For PiB, voxel-wise distribution volume rations were calcu-
lated using Logan graphical analysis, with the cerebellum time-
activity curve used as a reference tissue input function (t ?
35–90 minutes).23,24FDG frames for each subject were summed
and normalized to mean activity in the pons.25
Given the differential atrophy patterns seen in AD and PCA,26
we corrected PET data for atrophy by applying a 2-compartmental
12/14 AD, and all NC) (see appendix e-1).15,27Since the benefit of
partial volume correction for PiB data are controversial, all primary
analyses were performed using uncorrected PET data, while confir-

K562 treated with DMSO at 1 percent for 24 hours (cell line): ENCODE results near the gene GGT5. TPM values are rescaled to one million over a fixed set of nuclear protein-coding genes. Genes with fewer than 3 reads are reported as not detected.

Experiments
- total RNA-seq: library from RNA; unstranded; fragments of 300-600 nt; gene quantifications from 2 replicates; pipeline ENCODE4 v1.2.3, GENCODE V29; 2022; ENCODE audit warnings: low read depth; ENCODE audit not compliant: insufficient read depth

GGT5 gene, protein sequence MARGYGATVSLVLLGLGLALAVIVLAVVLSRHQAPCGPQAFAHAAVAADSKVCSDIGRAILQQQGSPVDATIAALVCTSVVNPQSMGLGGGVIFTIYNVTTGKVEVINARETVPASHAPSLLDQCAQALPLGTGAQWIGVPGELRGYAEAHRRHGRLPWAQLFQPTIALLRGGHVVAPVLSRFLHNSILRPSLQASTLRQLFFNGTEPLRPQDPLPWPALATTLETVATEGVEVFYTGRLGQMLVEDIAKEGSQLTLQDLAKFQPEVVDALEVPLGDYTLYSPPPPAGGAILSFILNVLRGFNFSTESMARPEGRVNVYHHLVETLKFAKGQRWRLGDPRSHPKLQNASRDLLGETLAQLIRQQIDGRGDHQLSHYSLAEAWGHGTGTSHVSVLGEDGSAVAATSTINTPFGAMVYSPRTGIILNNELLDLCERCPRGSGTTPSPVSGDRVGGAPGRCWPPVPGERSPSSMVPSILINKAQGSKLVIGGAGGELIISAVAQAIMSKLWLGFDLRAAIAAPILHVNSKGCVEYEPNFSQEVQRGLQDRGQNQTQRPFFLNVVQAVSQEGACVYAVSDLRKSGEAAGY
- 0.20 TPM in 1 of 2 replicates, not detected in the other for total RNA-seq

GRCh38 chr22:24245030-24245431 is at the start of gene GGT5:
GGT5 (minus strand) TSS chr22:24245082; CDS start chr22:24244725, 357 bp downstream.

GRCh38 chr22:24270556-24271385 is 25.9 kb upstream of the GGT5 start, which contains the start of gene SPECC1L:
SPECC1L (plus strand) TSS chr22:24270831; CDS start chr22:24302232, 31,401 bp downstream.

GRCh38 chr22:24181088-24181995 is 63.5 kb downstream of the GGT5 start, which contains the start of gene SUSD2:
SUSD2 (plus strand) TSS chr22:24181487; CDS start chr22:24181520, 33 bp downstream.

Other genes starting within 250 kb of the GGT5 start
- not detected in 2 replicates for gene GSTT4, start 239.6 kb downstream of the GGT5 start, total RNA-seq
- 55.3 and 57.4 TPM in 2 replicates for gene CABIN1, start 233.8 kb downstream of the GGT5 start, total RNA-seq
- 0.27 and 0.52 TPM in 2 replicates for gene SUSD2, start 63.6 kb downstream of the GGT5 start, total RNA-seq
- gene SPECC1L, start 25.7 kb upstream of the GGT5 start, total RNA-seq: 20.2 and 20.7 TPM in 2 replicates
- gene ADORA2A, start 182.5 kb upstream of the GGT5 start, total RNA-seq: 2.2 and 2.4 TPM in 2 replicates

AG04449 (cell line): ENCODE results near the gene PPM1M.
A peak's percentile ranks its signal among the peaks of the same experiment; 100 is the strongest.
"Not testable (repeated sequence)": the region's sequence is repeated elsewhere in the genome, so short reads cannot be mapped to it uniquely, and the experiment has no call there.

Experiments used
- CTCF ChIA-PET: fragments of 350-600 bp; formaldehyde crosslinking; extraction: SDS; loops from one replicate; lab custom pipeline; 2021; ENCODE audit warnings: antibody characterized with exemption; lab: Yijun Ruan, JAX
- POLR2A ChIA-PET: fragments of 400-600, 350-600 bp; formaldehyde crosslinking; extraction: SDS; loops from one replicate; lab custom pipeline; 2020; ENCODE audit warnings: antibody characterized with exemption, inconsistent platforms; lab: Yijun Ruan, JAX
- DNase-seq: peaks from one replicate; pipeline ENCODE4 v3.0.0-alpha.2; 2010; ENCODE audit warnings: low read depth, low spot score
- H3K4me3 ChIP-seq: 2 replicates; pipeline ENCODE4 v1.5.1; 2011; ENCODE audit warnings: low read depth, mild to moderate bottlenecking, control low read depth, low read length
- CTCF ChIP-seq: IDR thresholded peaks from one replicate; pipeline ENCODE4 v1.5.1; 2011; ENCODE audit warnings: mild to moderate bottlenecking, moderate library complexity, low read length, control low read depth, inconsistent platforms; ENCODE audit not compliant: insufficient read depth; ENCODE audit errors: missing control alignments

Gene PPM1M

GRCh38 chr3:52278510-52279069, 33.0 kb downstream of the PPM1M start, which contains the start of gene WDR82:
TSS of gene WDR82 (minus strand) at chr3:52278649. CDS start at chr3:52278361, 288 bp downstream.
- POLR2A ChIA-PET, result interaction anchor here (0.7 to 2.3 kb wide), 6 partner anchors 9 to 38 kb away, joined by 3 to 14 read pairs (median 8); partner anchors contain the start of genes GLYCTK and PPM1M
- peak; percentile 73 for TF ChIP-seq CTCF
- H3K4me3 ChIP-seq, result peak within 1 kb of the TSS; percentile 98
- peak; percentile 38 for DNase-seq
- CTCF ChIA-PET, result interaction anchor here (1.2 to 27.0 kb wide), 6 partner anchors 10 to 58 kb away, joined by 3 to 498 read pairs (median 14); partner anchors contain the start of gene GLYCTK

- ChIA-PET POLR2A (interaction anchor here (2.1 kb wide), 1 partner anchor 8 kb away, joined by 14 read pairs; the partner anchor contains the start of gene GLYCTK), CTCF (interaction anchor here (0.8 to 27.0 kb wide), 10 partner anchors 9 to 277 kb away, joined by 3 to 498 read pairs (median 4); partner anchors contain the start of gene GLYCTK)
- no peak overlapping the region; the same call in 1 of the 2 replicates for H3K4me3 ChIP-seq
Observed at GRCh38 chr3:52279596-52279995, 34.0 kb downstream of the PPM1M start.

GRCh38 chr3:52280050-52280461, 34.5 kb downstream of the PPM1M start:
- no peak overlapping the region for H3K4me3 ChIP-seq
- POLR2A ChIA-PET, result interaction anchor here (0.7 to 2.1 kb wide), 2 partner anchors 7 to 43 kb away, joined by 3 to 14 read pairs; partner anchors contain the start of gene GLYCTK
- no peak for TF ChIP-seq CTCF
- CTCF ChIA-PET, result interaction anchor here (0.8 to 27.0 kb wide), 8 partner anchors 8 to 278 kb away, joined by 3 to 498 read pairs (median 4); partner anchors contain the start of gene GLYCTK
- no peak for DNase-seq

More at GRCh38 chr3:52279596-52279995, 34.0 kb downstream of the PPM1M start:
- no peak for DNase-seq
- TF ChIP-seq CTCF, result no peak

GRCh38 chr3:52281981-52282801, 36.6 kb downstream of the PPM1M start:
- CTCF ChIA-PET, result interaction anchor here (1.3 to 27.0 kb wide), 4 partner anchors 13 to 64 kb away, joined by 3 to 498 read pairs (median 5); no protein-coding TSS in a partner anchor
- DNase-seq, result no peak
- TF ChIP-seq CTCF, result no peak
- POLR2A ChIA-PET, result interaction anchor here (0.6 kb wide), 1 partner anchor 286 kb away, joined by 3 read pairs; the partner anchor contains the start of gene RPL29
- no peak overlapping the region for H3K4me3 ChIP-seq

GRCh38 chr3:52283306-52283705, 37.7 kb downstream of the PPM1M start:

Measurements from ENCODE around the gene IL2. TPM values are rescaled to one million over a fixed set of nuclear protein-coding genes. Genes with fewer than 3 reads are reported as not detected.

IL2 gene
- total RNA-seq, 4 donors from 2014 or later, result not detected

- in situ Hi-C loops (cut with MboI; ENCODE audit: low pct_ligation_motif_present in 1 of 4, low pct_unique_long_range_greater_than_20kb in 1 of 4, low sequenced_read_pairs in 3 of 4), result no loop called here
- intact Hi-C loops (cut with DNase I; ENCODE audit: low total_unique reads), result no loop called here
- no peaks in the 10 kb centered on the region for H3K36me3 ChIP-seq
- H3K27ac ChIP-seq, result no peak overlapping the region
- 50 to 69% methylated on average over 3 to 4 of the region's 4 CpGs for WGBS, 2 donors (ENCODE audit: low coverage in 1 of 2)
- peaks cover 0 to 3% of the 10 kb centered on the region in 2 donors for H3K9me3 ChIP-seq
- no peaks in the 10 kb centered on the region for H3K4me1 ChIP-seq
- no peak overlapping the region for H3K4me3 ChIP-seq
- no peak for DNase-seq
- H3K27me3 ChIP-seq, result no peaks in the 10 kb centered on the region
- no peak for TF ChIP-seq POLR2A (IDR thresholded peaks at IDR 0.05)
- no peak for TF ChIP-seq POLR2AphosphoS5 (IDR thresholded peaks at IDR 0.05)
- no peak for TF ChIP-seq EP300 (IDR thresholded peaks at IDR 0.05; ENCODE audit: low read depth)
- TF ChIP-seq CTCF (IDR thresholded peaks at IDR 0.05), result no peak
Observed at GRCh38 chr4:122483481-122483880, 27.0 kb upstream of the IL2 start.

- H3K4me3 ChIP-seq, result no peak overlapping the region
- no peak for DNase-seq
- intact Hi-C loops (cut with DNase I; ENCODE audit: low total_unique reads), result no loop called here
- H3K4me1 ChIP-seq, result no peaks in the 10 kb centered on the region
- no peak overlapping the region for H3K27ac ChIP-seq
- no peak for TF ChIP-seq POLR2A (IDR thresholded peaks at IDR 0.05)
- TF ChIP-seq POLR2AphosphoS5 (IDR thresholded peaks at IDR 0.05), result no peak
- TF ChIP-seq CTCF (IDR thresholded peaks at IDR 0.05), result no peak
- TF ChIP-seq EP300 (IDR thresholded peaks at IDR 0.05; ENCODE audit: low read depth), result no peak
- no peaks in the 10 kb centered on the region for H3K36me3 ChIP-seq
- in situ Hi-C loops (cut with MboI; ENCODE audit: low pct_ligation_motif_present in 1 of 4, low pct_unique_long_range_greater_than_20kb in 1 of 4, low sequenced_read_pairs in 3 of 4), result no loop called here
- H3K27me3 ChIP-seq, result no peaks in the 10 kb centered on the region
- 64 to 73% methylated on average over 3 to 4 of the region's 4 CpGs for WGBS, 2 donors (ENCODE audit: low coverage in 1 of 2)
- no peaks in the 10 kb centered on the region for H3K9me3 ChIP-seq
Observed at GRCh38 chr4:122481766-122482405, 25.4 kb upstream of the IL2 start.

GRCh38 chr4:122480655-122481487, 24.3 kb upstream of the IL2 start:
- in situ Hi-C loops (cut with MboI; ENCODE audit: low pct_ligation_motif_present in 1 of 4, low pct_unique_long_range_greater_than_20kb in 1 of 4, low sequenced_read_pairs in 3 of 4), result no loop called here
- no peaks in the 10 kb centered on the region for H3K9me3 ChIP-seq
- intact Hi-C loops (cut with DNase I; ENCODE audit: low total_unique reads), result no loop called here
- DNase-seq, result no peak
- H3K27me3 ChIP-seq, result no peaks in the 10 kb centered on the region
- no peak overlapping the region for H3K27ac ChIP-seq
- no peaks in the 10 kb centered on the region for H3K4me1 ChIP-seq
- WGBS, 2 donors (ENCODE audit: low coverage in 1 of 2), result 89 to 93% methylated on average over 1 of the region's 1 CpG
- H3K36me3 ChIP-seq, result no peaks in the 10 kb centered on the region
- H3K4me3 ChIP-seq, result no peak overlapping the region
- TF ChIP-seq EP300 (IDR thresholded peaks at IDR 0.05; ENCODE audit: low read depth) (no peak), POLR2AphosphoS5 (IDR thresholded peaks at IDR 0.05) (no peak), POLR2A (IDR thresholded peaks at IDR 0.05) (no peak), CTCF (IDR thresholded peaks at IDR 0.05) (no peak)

matory analyses were conducted with atrophy-corrected data in the
subset of patients with an MRI.
Voxel-wise group comparisons. Individual subject PiB and
FDG volumes were spatially normalized to Montreal Neurolog-
ical Institute (MNI) space using SPM 5 (see appendix e-1).15All
normalized images were smoothed with a 12-mm kernel. Voxel-
wise comparisons of PiB distribution volume ratio and pons-
normalized FDG images were performed in an analysis of
covariance model that included diagnosis (PCA, AD, NC) as the
condition and education and sex as covariates. Pairwise contrasts
were performed among the 3 groups. To allow broad visualiza-
tion of the data, results were displayed on a template brain as
T-maps thresholded at p ? 0.001 uncorrected for multiple
comparisons. Voxels were considered significant at p ? 0.05
after family-wise error (FWE) correction for AD/PCA vs NC
contrasts, and at p ? 0.001 uncorrected for direct AD vs PCA
Region of interest definition. PET values were extracted in
normalized space from regions of interest (ROIs) derived from